Sandwiched in between the Super Bowl and the Olympics this week is the event those of us in the science and religion business are compelled to follow—what has been dubbed the “Ham on Nye” debate. We’ve already gone on record saying we’re concerned that an event like this persuades too many people that they have to choose between their Christian faith and sound scientific explanations. So on the one hand, we’re not entirely thrilled about drawing more attention to it; but on the other hand, our ignoring it will probably not keep many people from watching anyway, and we keep getting asked for our take on the debate (for example, see this story from the Religion News Service interviewing President Deb Haarsma, picked up by the Washington Post). And like those other sporting events, part of the show is the analysis by the talking heads. So here goes our contribution to the big game.
Pre-Game Analysis: Keys to the Game
We suspect that Ham’s strategy will be the attempt to discredit evolutionary theory as merely “historical science” rather than “observational science.” As such, Ham will claim that evolutionary theory consists only of a few ambiguous evidences and then some major assumptions that cannot be tested observationally. Hopefully Nye will show that evolutionary theory rests squarely on observations from the natural world, and that there are many predictions from these observations that can be tested through further observation of the evidences that evolution has left behind. But then we’ll also need to pay attention to whether too much is claimed for science by Nye. We think science is a tool for understanding the natural world, but we don’t think science can explain all of reality. Accepting the science of evolution does not have to lead to scientism.
Next we’ll be interested to see how the word “creation” is used. The debate has been billed as addressing the question of whether creation is a viable model for origins. But remember all of us Christians believe that God is the Creator. To this extent we agree with Ham. But too often the word “creation” is used to refer to the idea that God must have created the earth and life less than ten thousand years ago. We believe “creation” is best understood as a theological term—that God is the “Who” of creation—not as any of the particular scientific theories for “how” God created. Scientifically, we accept evolution as the best description of the process God used to create the diversity of life on the planet, so we have embraced the label “evolutionary creation” as our position on origins.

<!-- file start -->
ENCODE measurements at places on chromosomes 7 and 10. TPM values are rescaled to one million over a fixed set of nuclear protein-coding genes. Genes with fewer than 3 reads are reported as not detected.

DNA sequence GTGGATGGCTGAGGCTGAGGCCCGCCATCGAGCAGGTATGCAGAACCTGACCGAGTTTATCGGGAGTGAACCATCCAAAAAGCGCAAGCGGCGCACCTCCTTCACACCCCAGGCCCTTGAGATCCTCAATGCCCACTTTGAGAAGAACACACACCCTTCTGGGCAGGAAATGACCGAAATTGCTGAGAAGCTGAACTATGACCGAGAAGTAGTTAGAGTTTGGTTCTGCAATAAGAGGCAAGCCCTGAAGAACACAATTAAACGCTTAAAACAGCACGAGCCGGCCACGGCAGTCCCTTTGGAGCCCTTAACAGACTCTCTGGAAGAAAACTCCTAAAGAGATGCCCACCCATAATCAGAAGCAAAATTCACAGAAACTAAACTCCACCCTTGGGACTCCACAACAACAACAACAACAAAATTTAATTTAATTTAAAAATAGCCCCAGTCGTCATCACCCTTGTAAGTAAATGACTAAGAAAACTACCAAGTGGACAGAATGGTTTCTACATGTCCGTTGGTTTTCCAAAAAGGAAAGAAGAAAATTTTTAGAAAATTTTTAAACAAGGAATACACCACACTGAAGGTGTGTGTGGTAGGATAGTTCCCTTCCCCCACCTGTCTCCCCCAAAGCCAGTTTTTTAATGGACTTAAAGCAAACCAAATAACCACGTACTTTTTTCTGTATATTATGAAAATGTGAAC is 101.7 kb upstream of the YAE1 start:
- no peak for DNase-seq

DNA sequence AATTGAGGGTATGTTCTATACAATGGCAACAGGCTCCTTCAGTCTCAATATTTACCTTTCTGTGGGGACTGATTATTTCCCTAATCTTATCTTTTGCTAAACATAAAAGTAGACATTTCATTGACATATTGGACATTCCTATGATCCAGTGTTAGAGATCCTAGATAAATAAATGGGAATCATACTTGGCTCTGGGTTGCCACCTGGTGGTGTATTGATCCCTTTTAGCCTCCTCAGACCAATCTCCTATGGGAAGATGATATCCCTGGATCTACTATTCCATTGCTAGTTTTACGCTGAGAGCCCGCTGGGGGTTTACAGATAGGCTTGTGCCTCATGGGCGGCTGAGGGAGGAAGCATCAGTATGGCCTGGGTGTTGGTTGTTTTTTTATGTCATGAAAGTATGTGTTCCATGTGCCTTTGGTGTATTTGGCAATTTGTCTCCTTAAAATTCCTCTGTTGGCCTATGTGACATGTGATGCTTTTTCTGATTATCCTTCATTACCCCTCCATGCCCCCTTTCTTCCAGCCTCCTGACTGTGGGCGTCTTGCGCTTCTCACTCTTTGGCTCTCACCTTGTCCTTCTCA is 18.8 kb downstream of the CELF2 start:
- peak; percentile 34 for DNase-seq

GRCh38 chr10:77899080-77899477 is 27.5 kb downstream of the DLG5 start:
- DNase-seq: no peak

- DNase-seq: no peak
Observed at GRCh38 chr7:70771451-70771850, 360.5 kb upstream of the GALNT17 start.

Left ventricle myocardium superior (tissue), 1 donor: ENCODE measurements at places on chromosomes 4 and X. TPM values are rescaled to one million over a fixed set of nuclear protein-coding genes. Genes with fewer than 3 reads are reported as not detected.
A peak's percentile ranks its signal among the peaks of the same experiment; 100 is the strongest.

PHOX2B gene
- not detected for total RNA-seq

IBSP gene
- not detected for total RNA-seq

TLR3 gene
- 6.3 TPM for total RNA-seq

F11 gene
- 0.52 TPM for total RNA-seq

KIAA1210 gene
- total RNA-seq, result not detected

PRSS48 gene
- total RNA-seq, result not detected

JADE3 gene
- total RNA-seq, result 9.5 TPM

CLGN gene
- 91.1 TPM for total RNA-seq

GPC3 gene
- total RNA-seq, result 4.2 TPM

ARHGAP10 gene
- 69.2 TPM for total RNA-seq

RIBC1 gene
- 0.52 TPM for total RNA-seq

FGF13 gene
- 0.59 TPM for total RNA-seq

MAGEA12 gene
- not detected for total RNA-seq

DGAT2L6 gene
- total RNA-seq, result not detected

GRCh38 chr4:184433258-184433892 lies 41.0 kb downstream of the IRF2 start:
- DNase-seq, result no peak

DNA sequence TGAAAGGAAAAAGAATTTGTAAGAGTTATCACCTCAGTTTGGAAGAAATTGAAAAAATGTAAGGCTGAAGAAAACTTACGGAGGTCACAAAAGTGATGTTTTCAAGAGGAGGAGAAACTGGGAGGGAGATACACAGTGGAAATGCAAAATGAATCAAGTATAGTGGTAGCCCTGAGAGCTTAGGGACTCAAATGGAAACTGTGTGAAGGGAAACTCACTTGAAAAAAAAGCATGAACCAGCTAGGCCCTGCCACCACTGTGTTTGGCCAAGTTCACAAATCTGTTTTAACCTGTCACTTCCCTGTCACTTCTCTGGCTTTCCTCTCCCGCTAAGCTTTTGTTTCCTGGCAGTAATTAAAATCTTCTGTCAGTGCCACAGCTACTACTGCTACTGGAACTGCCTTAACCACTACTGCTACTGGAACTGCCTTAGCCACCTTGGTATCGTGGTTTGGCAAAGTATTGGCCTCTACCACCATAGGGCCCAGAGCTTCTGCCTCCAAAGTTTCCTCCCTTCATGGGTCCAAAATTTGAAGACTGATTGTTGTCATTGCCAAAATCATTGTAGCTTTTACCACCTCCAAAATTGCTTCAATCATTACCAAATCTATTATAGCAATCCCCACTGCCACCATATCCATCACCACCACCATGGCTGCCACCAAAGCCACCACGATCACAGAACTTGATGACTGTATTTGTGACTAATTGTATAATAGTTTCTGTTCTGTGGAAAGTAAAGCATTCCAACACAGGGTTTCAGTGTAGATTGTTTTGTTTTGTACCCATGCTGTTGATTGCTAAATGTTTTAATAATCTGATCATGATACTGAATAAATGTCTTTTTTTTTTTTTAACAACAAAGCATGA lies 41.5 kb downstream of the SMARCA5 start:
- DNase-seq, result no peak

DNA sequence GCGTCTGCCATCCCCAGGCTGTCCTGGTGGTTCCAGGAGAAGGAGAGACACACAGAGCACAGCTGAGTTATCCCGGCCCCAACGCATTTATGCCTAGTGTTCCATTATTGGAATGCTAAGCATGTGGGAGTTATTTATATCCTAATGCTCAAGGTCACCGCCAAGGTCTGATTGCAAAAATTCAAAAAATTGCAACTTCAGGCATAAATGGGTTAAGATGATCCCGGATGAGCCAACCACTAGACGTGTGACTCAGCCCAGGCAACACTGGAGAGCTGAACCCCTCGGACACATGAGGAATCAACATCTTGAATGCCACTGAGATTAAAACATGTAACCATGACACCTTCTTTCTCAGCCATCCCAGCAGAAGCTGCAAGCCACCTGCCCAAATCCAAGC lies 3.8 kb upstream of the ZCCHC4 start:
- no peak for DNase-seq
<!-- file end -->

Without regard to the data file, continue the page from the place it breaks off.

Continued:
We doubt that biblical interpretation will have much of an overt presence in the debate, since Nye is not concerned with that at all. But those of us who are Christians are very interested in Scripture and how it informs our thinking on origins. Will Ham’s position assume that we can understand the full message of Scripture without considering its cultural context? God used human authors to convey his message to us, and they believed some very different things about the world than we do. It doesn’t appear that God revealed modern science to them before inspiring them, so God’s message comes through the medium of another culture and thought-world. Taking Scripture seriously demands that we do the hard work of understanding that medium before confidently concluding that it makes scientific predictions.
Finally, watch to see whether the debate encourages the opinion that science and Christianity are at war. As we said before, we don’t think you have to choose sides. Both nature and Scripture are revelations from God. Humans’ scientific explanations of nature and interpretations of Scripture will sometimes conflict. But we believe the most robust science and the most faithful interpretations of Scripture can be in beautiful harmony.